Unlike that of the United States or China, the view of Mongolia from the air is not one whose concern is of land use by humans. Although Mongolia is less than a quarter the size, its 2.8 million population is less than one percent that of the United States—making its population density the second lowest of any country on earth. (It has only recently given up the lowest position to Greenland.)Start in the middle of Ulaanbaator, its largest city, and walk in any direction for an hour and you will be at the outside edge of town.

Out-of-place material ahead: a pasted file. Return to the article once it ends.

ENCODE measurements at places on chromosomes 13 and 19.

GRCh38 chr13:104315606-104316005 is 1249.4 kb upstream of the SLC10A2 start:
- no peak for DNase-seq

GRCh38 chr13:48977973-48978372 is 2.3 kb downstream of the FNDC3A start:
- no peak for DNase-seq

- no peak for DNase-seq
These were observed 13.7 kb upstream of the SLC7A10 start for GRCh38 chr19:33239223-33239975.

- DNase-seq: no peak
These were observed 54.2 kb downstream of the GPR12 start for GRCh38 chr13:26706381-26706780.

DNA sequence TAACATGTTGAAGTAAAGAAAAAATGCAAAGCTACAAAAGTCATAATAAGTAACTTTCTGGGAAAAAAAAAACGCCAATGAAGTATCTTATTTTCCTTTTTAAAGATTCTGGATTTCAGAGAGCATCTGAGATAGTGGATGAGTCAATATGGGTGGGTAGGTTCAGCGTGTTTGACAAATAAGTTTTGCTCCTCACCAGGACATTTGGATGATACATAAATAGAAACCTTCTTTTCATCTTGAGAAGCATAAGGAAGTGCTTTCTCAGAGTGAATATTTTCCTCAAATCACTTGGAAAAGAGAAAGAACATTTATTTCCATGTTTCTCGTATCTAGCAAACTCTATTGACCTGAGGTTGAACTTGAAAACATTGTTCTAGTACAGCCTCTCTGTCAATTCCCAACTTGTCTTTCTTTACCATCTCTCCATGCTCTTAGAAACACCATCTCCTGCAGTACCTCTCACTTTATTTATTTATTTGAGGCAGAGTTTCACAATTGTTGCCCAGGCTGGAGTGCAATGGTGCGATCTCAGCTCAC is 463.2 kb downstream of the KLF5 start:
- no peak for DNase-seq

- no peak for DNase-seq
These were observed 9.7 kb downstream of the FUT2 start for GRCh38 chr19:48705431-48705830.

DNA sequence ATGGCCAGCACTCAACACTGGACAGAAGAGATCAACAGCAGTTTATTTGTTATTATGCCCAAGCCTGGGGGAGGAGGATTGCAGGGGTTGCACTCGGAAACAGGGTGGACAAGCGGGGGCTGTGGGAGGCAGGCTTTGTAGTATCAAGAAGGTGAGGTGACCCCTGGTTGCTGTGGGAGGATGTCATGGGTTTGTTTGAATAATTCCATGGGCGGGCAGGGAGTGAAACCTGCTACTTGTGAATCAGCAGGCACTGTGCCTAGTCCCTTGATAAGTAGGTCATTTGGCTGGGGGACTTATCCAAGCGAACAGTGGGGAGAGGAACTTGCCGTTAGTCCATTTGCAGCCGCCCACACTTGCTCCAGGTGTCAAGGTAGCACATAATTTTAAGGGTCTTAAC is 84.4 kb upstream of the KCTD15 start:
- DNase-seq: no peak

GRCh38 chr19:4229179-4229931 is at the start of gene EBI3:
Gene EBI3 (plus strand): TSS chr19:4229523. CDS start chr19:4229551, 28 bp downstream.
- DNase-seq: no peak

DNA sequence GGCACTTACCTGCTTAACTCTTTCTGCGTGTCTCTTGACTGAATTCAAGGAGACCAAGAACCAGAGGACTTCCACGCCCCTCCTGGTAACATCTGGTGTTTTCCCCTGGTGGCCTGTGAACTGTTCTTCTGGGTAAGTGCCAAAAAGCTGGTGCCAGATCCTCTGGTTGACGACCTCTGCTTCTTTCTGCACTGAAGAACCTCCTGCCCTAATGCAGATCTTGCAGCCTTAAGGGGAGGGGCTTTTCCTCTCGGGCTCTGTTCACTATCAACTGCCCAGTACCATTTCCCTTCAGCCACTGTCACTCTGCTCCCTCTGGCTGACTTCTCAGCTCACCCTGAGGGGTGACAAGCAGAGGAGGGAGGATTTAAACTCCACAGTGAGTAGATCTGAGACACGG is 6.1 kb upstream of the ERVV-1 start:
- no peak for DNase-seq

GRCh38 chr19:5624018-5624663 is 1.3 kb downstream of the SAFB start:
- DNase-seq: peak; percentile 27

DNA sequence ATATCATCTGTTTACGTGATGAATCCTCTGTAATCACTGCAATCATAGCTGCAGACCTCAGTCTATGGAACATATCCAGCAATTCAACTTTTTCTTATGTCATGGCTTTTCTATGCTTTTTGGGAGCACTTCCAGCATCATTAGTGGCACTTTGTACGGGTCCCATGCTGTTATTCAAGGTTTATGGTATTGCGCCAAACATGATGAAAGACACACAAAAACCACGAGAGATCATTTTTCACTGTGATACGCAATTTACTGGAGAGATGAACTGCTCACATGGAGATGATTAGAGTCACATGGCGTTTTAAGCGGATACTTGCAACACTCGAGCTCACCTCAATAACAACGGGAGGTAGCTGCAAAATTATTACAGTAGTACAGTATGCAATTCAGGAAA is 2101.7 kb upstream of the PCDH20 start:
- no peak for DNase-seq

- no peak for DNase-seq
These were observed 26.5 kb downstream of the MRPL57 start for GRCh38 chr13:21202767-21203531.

Do the same from Khovd and in most directions, if you had brought a tent and some water and the weather did not discourage you, you could spend the night without anyone noticing.
From the air, the visual effect of these statistics is that it's a challenge to find any signs of civilization at all during the two hour flight from Ulaanbaator to Khovd. It's easier without snow, when the tiny white dot of a ger stands out against the brown of the surrounding dry land, the lighter dust of a braided freelance road crosses a uniform expanse. Today, I'm looking for the threads left by four tires across snow-covered sand or rock, or the pastel brush strokes of herds trampling light snow.